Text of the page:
Prime Minister Benjamin Netanyahu said yesterday that the government is willing to raise minimum wage, but only for "people who really earn minimum wage."
Earlier, Finance Ministry budget director Udi Nissan blamed Histadrut labor federation leader Ofer Eini for the fact that the minimum wage isn't increasing.
Nissan said the government was willing to increase the minimum wage, currently set at NIS 3,850 per month, but was not willing to pay a minimum wage that was "fiction."
Nissan was referring to public servants, many of whom officially earn minimum wage but in practice receive much more. Nissan did not want any increases to the minimum wage to affect these workers, but the Histadrut has refused to agree to this condition.
The government is truly ready to raise minimum wage, but the Histadrut does all its fighting over group labor agreements, and doesn't worry about the truly poor workers, said Nissan.
According to Finance Ministry data, there are 18,700 public servants who receive benefits in order to increase their salaries to the legal minimum. Of these people, 46% have managerial positions. This would imply that these 18,700 people actually earn less than the minimum, but in practice they earn an average of NIS 8,800 a month.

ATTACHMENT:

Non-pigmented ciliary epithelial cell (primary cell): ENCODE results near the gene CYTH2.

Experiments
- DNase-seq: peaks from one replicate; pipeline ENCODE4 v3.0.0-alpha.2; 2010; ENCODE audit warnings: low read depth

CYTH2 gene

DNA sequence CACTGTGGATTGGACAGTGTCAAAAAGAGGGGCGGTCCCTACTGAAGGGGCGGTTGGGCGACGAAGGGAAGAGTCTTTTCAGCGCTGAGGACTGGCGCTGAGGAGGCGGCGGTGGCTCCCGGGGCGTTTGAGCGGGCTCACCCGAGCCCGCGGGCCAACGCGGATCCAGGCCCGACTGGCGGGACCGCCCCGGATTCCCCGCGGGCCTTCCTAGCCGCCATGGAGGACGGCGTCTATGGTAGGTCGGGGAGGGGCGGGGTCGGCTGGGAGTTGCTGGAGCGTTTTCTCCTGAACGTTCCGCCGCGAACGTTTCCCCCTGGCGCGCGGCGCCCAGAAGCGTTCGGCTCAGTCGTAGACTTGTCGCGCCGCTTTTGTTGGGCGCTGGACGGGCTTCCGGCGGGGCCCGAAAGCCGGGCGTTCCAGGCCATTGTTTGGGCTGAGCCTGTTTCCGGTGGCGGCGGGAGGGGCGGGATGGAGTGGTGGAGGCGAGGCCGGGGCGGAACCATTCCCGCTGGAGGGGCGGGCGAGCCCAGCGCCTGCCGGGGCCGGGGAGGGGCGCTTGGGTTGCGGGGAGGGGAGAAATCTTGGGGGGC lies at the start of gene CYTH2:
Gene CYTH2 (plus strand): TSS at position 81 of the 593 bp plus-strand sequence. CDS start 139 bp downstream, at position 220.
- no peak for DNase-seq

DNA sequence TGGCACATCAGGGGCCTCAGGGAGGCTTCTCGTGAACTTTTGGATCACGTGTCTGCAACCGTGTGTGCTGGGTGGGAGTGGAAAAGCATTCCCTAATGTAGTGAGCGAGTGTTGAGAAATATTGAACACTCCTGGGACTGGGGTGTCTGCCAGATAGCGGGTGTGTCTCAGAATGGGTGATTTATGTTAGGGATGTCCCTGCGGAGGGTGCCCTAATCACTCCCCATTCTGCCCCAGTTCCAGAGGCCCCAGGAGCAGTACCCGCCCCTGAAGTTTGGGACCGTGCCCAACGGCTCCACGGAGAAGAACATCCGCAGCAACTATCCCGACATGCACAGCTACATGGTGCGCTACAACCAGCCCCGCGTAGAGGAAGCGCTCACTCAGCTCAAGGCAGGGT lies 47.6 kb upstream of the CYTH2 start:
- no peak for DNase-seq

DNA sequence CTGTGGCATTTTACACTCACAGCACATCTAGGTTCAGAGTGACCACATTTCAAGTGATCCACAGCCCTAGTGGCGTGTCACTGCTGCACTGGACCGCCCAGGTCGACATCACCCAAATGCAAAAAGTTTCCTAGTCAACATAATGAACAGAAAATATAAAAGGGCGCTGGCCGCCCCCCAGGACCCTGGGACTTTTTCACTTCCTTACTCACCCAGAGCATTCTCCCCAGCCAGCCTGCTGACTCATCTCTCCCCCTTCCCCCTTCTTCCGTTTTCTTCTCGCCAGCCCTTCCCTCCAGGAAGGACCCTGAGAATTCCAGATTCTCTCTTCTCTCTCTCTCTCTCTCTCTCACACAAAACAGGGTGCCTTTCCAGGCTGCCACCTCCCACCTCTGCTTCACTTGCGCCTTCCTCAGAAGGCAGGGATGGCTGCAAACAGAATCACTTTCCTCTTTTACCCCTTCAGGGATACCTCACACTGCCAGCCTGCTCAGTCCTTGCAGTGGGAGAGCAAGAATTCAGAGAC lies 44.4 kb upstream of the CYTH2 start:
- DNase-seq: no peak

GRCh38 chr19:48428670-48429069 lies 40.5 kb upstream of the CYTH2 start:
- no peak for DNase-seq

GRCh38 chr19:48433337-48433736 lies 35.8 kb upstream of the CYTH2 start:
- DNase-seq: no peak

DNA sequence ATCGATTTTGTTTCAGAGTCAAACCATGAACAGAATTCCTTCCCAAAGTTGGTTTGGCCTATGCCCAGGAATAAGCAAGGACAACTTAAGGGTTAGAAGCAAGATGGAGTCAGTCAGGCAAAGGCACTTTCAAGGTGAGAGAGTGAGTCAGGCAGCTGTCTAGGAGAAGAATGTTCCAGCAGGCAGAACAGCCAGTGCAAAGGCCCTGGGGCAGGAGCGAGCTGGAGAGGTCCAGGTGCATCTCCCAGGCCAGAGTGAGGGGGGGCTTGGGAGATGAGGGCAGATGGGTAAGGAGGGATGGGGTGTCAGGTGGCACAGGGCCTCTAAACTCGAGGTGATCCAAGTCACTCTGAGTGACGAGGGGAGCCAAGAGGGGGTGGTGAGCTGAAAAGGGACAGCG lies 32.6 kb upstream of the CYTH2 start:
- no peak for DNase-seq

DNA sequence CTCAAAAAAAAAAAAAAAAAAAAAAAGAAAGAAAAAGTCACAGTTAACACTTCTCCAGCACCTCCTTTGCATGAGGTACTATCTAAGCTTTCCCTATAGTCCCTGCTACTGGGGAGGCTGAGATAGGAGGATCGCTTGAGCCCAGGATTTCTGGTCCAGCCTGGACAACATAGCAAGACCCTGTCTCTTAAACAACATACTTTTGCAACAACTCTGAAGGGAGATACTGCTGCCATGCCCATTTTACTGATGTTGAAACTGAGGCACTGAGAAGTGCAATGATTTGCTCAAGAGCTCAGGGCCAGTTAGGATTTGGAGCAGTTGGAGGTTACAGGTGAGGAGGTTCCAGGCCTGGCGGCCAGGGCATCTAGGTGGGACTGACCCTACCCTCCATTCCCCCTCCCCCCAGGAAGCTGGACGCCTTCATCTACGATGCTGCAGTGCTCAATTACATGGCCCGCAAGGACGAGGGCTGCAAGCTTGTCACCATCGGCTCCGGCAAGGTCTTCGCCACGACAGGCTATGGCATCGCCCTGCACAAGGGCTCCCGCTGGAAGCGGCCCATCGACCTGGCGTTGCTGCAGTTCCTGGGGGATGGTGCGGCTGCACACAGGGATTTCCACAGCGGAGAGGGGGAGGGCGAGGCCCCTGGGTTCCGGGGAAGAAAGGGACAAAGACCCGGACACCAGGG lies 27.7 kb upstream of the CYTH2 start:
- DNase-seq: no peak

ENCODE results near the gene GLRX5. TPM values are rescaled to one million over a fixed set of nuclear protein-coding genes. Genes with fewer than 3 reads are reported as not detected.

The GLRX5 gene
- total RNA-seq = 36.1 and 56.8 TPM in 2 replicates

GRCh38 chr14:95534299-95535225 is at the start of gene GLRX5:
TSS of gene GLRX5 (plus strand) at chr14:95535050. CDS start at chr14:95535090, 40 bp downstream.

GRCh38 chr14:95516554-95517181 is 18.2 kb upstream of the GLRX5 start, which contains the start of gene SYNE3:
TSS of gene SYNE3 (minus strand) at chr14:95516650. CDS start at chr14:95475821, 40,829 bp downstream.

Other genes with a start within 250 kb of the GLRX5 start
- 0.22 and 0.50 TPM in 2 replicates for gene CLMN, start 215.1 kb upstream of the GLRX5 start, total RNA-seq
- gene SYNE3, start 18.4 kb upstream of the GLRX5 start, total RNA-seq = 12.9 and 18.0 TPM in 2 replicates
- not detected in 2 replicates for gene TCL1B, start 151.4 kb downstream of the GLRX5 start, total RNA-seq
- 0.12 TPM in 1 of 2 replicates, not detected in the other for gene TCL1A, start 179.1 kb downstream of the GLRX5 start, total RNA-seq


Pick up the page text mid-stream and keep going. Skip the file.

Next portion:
Not only is that well beyond the minimum wage, it's more than the average wage, too.
They receive on average NIS 552 shekels in order to bring their official salary up to the minimum wage, even though in practice, they already receive 130% more than it, as extra payments for seniority, overtime, convalescence pay, grants and expenses are all added in.
None of these are included in their base salary, which is the measure used to determine whether they receive more or less than minimum wage.
In practice, only 5% of these workers actually earn less than NIS 5,000 a month; 35% earn NIS 6,000 to NIS 8,000, and 31% earn more than NIS 10,000.
The Histadrut spokesman said in response that the increase to minimum wage would be for all workers.
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